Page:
Land Acquisition & Site Construction

The home site / land purchase is one of the first and most important steps.

How does the land purchase effect my custom home?

  • The site plan dramatically effects how long it takes for you to build, the total cost of your project and may limit you to certain sizes and types of house plans and home styles, especially if it is in a neighborhood with a home owners' association. See the 22 point checklist at the bottom of this page.
  • You certainly would not want to spend a lot of time and money on a floor plan that you later find out would not work in a particular community or lot you purchased after you paid for the floor plan.
  • What if prior to your purchasing the lot, a mobile home was removed and the lot has a perfectly good well, septic tank, old barn, culvert at the road and the home site is mostly cleared. This may save you over $20,000 off the cost of your new home and so this lot may be much less expensive than it first appears. Working with a builder, you realize exactly how much it saves you to build on that lot.
  • Likewise, there are lots that may require a holding pond, have a substantial slope, have restrictive covenants and may cost you at least $20 - $50,000 more to build on. Maybe there is a reason that gorgeous 10 acres is still on the market.

Make sure you consult with a builder either before: 1. Before you make an offer on a potential lot. Or if you already own your lot before: 2. You start floor plan design, finalizing your budget or other steps that might depend on the lot and its features.

Let’s meet for a free no obligation consultation. In out meeting with you we will cover whatever areas and topics you want help and assistance with including site acquisition and site evaluation. We will come out to visit your site or potential site and provide you with the information needed for you to go on to the next step in the process informed and ready. Some frequent topics, including, but not limited to:

  • Land Buying Assistance - We work with Realtors who specialize in specific areas of the market to find you the best location for your new custom home at the right price. These are specialist that do not sell homes they sell land. They are aware if site and building requirement of a new home.
  • Land / Site Issues - We have not just built about every type and size of home, but have built on about every type of site. In fact we have done it multiple times. Does your site have bad soil, wetland issues, drainage, an extreme slope on your site, an unusually shaped lot, is it near a lake or other water body or on a very tight lot? No matter your situation we have probably seen it before.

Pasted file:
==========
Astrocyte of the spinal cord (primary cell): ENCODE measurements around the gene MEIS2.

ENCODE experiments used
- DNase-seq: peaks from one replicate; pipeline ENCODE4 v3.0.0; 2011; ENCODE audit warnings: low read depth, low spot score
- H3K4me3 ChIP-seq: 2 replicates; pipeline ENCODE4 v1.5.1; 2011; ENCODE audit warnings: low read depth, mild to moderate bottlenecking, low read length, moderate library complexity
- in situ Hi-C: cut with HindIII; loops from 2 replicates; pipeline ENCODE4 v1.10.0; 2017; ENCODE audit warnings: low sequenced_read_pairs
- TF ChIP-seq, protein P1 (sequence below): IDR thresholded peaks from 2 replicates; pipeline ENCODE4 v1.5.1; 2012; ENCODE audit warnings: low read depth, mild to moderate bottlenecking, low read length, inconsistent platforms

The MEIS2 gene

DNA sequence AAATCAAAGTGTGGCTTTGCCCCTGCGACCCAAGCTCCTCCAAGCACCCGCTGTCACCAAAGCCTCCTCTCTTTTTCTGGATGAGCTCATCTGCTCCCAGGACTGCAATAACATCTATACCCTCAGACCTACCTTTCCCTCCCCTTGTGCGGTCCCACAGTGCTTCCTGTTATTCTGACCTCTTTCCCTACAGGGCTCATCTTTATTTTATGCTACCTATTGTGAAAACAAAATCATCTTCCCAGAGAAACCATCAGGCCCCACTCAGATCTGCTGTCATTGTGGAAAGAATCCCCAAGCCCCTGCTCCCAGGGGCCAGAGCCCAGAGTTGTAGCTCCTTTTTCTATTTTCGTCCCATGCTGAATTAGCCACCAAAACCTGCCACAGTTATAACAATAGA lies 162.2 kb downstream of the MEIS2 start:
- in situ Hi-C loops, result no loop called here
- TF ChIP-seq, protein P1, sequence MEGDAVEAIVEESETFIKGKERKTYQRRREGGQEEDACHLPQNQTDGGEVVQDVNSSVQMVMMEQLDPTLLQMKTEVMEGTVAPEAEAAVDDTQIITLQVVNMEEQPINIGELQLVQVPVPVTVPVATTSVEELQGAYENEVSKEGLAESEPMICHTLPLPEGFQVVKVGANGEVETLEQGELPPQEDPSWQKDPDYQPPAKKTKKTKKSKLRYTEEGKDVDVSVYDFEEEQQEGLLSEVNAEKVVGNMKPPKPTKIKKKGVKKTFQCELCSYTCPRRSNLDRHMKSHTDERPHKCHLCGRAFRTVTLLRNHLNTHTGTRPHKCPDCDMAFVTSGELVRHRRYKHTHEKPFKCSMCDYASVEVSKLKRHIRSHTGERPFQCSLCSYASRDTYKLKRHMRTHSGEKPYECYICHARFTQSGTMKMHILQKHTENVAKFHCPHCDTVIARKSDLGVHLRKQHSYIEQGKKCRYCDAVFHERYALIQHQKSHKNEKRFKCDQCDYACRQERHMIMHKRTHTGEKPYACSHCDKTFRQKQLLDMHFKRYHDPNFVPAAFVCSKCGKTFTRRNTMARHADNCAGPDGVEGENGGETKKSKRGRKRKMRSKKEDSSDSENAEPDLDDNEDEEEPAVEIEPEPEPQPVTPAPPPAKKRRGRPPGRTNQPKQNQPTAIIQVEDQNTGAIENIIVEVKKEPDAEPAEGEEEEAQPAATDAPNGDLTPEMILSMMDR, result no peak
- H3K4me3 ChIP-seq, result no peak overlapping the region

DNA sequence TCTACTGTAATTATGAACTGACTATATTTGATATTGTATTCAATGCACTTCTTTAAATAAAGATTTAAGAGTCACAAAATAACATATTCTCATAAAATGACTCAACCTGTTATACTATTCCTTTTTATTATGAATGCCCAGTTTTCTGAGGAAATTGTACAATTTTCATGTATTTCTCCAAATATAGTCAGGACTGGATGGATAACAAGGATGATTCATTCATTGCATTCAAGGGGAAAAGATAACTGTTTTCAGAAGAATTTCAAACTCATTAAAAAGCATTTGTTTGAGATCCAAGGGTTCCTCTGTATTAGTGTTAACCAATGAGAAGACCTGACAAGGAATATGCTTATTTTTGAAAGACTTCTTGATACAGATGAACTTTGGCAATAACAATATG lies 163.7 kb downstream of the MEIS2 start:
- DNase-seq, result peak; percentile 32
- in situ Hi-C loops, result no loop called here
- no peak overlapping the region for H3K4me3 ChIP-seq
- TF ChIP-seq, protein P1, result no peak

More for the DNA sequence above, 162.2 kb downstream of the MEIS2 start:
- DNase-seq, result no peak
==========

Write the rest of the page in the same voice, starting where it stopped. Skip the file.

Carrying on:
When you come in we can discuss what type of site you will need and where you are looking. If you already own land, then let’s do a site visit and look at your specific home site. We can then go down our site plan checklist to see which items you need to carefully avoid and which characteristics would be helpful. With that in mind you may be able to reduce the cost of your site improvements and use that money on project savings or upgrades and additional features on your home. A more informed land purchase is a better land purchase and we can help make it a more stress free and informed experience. Again, if you already own a lot, you simply need a builder to provide you with a written lot evaluation.


Lot Evaluation / Acquisition Checklist

Utilities Considerations and Issues

  1. What are the sites utility requirements? Is there public water or is a well required? Is sewer available or is a septic tank required? Who is the provider? Some utility providers are dramatically different in their charges for water, electricity, sewer and gas?
  2. If you will be drilling a well, will the well be drilled 75 feet deep through sand or 500 feet deep through rock? Both situation exist in North Florida.
  3. Is the electric service in the area required to be underground? Is it coming to your house underground or overhead? Whether underground or overhead is a transformer and lift poles required on your site or nearby? The cost could be dramatic if the distance is far enough away.
  4. If a septic tank is required, has the soil and water table been evaluated by a septic tank specialist? What are the septic tank elevation and sizing requirements? Will a septic pump be required? A raised drain field (that gigantic mound in your yard)? A grinder added to the pump? Did you realize that you could have a high water table on the top of a hill?